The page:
Typical meteoroid spectra show that these special “forbidden line” photons make up about 10% of the total photons measured through the yellow V-band filter on Suprime-Cam. Therefore, by measuring the number of total photons recorded in the CCD images of meteor tracks, one can calculate the total number of forbidden photons. This requires the same number of collisions of neutral oxygen atoms. Since the volume density of the neutral oxygen atoms at 75 miles is known, and the speed of meteoroids can be estimated, it is possible to calculate the cross section of the column to produce the same number of collisions. Calculations for four meteor events observed in V-band yielded the column diameter of a few millimeters.

Interestingly, the 0.7-second time span(?) at which the neutral oxygen recover their ordinary state by releasing the “forbidden line” photons is an extremely long time for atomic processes, and the excited oxygen atoms hover about 300 meter away from the collision column during that time. Therefore, the width of the “forbidden line” trail ([OI] wake) is much wider than the main body width of the meteors as derived in the present study.

By focusing the Subaru Telescope to the altitude of meteors, one can make highly sensitive imaging observation of faint meteors and further study the population of micro-meteoroids.

The results of this study were published in the August 25, 2007 issue of the Publications of the Astronomical Society of Japan.

Title and the authors of the paper

SuprimeCam Observation of Sporadic Meteors during Perseids 2004 Iye,M., Tanaka,M., Yanagisawa,M., Ebizuka,N., Ohnishi,K., Hirose,C., Asami,N., Komiyama, Y., and Furusawa,H. 2007, Publ. Astron. Soc. Japan , Vol. 59, No.4

(Note 1)

Separate 21-hour-long Suprime-Cam imaging observations at the Subaru Deep Field during the time when no known meteor showers appear gave similar meteor event rates. This supports the interpretation that the meteors evaluated in this research were mostly sporadic ones and not Perseids.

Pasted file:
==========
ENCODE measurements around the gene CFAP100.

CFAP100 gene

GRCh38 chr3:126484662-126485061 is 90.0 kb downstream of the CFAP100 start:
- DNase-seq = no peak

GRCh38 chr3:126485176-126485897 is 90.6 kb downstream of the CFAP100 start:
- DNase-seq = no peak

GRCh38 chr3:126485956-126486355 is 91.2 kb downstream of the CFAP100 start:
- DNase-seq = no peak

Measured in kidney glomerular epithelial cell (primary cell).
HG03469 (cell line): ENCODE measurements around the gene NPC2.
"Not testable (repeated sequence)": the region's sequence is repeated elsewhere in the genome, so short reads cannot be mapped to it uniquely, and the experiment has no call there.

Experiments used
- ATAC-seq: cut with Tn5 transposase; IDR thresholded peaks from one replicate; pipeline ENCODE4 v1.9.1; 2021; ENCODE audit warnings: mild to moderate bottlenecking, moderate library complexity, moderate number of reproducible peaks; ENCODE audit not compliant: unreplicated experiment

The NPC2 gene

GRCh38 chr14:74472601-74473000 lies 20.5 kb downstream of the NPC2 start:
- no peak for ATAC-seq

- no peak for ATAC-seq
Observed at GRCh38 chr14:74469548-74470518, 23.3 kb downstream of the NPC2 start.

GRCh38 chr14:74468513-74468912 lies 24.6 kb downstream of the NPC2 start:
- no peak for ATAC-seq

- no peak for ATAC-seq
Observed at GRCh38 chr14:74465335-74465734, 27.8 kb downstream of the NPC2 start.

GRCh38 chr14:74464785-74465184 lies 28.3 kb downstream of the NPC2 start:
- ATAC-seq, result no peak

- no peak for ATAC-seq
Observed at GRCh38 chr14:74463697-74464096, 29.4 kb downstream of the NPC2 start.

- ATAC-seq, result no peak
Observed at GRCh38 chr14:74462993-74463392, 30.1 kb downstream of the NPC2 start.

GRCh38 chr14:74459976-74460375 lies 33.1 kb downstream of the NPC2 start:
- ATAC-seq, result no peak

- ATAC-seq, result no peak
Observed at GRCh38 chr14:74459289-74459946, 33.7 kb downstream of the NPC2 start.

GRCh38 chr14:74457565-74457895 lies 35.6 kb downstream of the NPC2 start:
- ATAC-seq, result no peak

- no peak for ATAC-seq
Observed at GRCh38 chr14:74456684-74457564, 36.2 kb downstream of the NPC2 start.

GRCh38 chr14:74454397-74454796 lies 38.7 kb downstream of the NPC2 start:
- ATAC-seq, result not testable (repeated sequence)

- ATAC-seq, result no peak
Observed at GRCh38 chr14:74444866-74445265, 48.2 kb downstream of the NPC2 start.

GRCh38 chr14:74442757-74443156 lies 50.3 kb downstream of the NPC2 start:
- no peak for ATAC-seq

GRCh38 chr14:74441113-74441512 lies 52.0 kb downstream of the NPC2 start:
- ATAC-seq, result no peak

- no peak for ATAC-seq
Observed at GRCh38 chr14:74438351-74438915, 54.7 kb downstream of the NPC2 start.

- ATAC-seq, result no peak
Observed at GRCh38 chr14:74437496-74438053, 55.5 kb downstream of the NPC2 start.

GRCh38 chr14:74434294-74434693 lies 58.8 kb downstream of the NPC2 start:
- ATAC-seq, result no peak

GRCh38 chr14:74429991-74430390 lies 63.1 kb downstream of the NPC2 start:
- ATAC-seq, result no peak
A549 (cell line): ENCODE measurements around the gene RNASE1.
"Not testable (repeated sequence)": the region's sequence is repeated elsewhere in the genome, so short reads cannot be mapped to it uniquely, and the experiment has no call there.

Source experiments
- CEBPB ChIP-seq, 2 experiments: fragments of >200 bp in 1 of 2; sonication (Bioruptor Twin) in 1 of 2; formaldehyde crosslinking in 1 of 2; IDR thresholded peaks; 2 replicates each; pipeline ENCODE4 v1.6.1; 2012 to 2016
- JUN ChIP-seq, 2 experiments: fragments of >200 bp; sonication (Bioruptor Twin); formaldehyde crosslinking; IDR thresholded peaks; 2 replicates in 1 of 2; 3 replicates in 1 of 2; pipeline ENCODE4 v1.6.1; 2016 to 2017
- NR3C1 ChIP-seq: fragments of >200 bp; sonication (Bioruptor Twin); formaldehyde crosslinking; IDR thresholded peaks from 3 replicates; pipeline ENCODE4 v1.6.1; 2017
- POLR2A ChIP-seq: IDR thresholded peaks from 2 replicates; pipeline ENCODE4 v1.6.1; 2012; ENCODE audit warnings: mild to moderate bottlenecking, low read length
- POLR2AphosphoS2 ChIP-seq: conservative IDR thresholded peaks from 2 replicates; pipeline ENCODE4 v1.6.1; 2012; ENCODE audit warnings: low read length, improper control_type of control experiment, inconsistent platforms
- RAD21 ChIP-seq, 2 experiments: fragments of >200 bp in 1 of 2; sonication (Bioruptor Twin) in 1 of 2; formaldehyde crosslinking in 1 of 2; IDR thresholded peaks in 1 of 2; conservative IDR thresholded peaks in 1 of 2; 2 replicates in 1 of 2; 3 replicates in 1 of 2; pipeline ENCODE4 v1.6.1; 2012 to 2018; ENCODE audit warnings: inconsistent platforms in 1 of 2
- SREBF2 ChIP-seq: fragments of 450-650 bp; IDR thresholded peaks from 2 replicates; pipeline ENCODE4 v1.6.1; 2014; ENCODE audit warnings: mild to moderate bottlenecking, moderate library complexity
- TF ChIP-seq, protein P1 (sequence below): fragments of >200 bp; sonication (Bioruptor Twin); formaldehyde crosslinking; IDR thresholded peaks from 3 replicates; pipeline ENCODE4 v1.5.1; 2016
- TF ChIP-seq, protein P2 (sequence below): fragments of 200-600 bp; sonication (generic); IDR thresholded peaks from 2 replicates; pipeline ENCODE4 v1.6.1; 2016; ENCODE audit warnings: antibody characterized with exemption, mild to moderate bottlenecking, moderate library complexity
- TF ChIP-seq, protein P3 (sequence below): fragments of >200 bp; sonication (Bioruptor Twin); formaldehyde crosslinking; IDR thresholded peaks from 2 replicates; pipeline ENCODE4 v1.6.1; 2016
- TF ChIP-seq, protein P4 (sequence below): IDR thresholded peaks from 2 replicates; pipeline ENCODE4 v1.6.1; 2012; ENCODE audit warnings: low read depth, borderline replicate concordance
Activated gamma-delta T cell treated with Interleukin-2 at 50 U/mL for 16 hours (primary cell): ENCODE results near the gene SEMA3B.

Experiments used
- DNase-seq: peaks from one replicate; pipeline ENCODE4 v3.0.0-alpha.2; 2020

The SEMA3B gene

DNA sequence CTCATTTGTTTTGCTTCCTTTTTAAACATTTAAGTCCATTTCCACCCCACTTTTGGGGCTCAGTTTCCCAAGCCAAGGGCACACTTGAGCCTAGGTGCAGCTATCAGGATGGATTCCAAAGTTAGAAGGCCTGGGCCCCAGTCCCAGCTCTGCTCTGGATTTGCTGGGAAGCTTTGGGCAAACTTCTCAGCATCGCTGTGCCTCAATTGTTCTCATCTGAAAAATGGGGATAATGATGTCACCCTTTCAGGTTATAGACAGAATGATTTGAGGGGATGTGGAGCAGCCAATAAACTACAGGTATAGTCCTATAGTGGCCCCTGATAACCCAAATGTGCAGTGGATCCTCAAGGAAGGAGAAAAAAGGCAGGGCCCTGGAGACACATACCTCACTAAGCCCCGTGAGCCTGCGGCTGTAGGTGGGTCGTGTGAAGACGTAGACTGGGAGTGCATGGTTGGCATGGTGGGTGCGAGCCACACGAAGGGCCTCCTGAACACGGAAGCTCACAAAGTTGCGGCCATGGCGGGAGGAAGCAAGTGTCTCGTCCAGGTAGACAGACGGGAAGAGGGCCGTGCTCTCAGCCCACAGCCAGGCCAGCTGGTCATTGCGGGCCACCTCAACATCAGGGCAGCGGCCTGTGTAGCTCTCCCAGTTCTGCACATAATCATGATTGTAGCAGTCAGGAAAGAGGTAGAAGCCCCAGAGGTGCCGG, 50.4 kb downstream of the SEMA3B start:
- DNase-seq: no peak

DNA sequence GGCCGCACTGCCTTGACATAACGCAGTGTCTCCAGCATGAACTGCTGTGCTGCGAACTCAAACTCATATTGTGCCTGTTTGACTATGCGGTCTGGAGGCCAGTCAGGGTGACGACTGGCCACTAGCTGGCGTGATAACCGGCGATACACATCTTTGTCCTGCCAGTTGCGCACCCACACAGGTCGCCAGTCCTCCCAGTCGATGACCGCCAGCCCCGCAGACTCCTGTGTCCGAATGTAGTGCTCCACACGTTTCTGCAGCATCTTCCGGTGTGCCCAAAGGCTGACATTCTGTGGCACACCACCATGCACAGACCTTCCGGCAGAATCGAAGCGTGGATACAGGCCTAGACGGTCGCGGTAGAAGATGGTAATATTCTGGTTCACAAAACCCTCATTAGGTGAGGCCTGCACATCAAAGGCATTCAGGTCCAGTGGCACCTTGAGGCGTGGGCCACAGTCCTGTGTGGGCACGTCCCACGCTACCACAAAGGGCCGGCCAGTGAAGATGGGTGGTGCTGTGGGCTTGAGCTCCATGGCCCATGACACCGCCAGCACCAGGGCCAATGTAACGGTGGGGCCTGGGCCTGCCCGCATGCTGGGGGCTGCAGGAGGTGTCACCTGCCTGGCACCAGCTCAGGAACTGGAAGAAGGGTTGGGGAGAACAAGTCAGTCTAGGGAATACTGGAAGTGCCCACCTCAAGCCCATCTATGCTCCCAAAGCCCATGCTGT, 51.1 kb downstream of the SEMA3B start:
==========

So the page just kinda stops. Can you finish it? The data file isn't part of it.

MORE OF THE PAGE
Figure 1

Typical images of a meteor (left) and an artificial satellite (right) as recorded by Subaru Telescope focused to infinity. Meteors at 110 kilometers (74 miles) altitude defocused much more than satellites at 500 – 20,000 kilometers (310-12,427 miles) altitude appear as distinctly diffuse tracks. Artificial satellites with their rotating solar panel often show periodic luminosity variation as shown in the right panel. Images are shown in negative prints.

Figure 2

Meteors shining at 75 miles high appear as distinctly defocused tracks wider than 10 arcseconds while artificial satellites orbiting 300-12,000 miles in height are less defocused and their track width are narrower than 6 arcseconds as shown in this figure.

Figure 3

This image shows two meteors. The brighter one shows luminosity variation. The concentric shadows in the left are due to the optical ghost images of a bright star outside of this field of view. Another ghost image in the upper right shows the cross shadow of the spider that supports the secondary mirror of the telescope and obstructs the telescope aperture.

Figure 4

A model of a meteoroid shows it entering the upper atmosphere at 75 miles at high speed and colliding with nitrogen atoms (in blue) and oxygen atoms (in green) and scattering them. (There are other atoms and molecules but they play similar roles for the forbidden line emission and are not shown here for simplicity). Neutral oxygen atoms directly hit by the meteoroid or by accelerated nitrogen or oxygen atoms are “collisionally excited” (in orange). Such excited neutral atoms return to ordinary state on average 0.7 sec after the collision by emitting a 558-nm “forbidden line” photon. By counting the number of these special forbidden line photons, astronomers were able to derive for the first time the number of associated collisions and evaluated the width of the collision tunnel bored by the meteoroid.

SpaceRef staff editor.